The Goods and Service Taxation (GST) policy of India is a step to normalize the taxes applied on various goods and services. This would curb off the cascading effect of the taxes, and in turn bring out a better place for the customers and suppliers. It is expected to have a tax only on the value addition and no business costs for the procurement of inputs, raw material or input services.
When considered for an overall sale and purchase scenario, the amount of indirect taxes applied over the goods throughout the supply chain will reduce, and in turn reducing the cost of goods and services. At present VAT (Value Added Tax) is applied to the goods, which is administered by the state government. Hence, the VAT varies in each state; apart from which there are local taxes and duties that are levied. With the GST being brought in, the prices will be seen to be uniform throughout the country. Under GST, there will be four tax slabs – 5 per cent for essential items, 12 per cent and 18 per cent for standard goods and services, 28 per cent for luxury and sin tax items. The last category will also have an extra cess besides GST. Most food items will not be taxed at all.
As ascertained that most of the food items will have no tax, people would be able to get food at affordable rates; it may be seen as a step towards reducing hunger among the population of India.
The GST applied by the Indian government, even though proposing uniformity in taxes across the country, have set variable tax rates across various sectors. It is said that GST is the biggest tax overhaul in India after independence. Finance Minister Arun Jaitley after having a two-days meeting with his counterparts across the states, highlighted in one of his statements with the reporters, that there will be tax exempt on the Healthcare and Education services, whilst, luxury services like five-star hotels will be taxed at the rate of about 28%. 
The Health and education services getting tax exempt may have a direct positive impact on accomplishing SDG 3: Good Health and well-being; and SDG 4: Quality Education.
The Health and education services getting tax exempt may have a direct positive impact on accomplishing SDG 3: Good Health and well-being; and SDG 4: Quality Education. High taxes laid on telecom, financial services, is likely to slow down the planned rollout of infrastructure, mentioned Rajan Mathews, Director General of Cellular Operators Association of India. The GST may have a negative impact on the SDG 9: Industry, Innovation & Infrastructure which aims to have investments in these fields to in turn improve the economic growth of the country. The UNDP mentions that technological progress is a key to find steady solution towards economic and environmental challenges, for example providing new jobs and promoting energy efficiency.  Negative effect on the industry may sequentially effect partially the SDG 7: Affordable & Clean Energy; reducing job opportunities may bring down the effective performance of SDG 8: Decent Work and Economic. If the slowed down industrial growth, is said to effect the investment in scientific research and innovation, its consequence may be reflected on the climatic conditions as well; decelerating the performance of SDG 13: Climate Action.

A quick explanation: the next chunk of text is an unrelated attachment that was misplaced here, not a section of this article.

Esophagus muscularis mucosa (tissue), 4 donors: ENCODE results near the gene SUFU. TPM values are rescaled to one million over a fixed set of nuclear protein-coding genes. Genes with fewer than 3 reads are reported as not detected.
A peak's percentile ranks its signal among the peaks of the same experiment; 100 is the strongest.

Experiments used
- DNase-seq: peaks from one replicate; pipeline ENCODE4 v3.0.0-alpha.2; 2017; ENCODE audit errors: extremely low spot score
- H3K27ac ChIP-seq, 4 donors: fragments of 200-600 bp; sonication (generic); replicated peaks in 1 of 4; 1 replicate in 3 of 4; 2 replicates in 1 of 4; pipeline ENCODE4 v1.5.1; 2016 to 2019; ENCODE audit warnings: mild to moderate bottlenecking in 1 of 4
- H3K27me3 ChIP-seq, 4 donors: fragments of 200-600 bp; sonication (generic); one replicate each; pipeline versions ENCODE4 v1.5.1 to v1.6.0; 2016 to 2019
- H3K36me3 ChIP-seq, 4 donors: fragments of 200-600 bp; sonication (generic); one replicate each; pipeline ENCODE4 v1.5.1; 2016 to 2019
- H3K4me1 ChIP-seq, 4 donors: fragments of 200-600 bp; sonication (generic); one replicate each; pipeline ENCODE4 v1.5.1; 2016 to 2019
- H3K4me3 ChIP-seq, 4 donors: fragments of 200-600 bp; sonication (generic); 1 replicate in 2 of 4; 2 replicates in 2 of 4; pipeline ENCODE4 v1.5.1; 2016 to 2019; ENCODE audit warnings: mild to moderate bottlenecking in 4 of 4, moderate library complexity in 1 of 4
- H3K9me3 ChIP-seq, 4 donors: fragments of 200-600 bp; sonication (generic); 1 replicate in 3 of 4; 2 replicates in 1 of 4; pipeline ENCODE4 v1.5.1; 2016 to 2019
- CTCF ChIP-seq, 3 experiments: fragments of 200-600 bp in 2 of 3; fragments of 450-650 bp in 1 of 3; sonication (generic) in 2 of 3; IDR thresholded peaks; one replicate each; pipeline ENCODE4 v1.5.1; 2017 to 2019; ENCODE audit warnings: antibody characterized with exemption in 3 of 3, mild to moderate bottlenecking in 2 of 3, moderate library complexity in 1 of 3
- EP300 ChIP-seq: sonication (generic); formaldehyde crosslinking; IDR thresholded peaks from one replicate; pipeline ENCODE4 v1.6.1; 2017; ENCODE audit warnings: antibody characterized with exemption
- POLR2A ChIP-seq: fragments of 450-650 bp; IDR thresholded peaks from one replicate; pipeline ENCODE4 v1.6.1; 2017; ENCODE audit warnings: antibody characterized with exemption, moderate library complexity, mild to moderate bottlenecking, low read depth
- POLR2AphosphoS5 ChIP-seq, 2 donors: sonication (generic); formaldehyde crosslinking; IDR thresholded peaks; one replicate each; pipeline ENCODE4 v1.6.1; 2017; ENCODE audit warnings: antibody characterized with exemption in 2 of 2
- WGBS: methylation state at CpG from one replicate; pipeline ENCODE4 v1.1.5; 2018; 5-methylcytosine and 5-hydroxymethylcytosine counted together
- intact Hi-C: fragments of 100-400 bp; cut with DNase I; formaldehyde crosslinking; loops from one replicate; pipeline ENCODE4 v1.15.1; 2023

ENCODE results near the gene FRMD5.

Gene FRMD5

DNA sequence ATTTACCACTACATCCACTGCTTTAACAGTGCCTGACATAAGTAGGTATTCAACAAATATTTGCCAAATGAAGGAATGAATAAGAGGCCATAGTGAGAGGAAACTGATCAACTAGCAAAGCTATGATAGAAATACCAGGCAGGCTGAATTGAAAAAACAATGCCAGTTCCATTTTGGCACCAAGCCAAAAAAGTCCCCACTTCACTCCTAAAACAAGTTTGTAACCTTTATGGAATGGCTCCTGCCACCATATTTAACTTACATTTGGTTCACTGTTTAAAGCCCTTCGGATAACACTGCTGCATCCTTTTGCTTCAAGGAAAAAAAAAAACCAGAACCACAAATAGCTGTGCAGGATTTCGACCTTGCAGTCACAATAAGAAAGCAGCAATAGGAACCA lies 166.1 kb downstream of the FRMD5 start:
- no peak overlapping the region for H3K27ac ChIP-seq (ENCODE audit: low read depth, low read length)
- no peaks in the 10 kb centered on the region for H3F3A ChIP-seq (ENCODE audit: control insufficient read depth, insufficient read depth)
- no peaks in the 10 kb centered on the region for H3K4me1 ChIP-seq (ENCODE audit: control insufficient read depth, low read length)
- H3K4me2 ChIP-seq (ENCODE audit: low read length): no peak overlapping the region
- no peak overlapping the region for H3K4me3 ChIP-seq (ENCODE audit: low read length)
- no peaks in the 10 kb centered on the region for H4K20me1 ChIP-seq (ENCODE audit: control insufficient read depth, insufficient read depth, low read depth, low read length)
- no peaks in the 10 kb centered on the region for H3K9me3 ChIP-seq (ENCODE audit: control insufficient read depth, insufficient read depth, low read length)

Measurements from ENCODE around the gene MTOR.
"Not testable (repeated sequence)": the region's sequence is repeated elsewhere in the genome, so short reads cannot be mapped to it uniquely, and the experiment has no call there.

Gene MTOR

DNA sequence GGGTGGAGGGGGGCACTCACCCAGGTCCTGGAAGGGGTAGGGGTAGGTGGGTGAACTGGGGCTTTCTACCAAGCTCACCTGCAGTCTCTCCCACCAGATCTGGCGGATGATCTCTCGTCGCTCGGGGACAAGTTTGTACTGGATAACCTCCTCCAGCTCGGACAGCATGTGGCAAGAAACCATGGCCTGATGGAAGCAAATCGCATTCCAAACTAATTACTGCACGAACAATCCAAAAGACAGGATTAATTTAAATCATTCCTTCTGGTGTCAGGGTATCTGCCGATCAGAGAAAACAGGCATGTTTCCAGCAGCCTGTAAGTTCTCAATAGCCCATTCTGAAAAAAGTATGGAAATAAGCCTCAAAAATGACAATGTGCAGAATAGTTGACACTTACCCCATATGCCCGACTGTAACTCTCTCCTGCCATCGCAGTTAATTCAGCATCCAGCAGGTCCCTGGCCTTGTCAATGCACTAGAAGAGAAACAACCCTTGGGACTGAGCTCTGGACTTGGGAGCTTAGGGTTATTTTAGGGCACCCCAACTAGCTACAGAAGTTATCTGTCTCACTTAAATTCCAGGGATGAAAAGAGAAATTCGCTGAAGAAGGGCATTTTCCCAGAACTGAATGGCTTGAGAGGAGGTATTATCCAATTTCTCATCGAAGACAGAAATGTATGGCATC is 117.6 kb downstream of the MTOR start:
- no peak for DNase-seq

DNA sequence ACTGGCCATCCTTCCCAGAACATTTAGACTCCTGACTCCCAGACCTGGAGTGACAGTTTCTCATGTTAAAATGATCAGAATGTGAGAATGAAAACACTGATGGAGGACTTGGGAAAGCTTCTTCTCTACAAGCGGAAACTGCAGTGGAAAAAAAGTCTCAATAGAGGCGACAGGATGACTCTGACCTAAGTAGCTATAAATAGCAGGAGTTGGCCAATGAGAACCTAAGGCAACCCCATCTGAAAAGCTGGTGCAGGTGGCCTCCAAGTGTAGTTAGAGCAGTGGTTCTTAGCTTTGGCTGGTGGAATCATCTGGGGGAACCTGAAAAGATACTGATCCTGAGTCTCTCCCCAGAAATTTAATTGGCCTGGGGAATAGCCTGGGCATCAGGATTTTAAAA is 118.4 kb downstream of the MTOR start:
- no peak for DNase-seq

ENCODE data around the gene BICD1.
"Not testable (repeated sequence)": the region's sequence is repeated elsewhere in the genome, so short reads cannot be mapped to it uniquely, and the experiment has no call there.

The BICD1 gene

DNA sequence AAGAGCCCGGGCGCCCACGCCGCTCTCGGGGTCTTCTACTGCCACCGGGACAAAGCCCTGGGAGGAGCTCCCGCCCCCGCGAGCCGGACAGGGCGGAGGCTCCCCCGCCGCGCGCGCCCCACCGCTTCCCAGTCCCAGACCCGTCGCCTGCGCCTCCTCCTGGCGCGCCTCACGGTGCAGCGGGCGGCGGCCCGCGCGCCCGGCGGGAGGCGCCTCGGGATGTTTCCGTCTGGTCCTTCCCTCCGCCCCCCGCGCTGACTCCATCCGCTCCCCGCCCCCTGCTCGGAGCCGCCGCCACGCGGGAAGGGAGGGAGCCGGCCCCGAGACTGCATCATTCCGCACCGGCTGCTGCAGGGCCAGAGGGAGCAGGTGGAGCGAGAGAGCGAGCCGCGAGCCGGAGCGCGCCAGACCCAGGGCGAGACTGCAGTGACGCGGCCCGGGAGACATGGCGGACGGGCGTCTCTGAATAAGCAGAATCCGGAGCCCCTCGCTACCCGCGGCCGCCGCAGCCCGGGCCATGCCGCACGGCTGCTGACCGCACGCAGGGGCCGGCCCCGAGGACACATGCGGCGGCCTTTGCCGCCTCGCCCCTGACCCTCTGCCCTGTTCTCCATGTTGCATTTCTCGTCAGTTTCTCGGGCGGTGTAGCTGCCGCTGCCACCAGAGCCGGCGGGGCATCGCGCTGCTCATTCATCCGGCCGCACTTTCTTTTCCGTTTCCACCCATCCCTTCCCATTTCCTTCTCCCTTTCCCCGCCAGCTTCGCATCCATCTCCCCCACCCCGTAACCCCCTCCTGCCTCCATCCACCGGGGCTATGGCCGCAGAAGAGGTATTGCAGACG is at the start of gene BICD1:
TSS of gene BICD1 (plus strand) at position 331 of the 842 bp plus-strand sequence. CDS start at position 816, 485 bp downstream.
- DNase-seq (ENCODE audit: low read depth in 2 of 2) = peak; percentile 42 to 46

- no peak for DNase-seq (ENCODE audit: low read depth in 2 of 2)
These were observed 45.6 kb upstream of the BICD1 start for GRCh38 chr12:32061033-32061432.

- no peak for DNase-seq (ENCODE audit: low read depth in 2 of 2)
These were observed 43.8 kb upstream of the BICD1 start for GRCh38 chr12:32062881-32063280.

The GST may have a negative impact on the SDG 9: Industry, Innovation & Infrastructure and hence, partially the SDG 7: Affordable & Clean Energy; reducing job opportunities may bring down the effective performance of SDG 8: Decent Work and Economic.
By the introduction of GST, which has brought the whole country of 1.2 billion population under a single umbrella of taxation policies. Prime Minister Modi’s ideology with GST is to bring in more Foreign Investments as well, by making India a business friendly destination. This maybe a boost to the partnership goals set by the United Nations in the SDGs, i.e SDG 17.
Under the consumer rights policies, GST will be having a transparent taxation system. The government is putting efforts to create awareness among people for the proposed GST structure. The MRP based taxation will be eliminated, where earlier the customers were not aware of the break-up of the cost and taxes applied on it. Under GST, multiple taxes will also be eliminated (service tax and VAT), which prevails today.
According to the GST Council meeting held on 18th May, 2017, the government has also introduced ‘compensation cess’ which will be applied to products like tobacco, coal, aerated water, motor cars etc., which will be costing the customers to pay high. Sunil Sinha, chief economist of India Ratings mentioned that the GST implementation would surely be disruptive to the economy, as there are huge changes made in the supply chain; though it may be beneficial in medium to long term.
The GST being applied will be providing various business opportunities. People will have better accessibility to the goods and services. Masses will not be travelling to different states to avoid taxes or save upon it.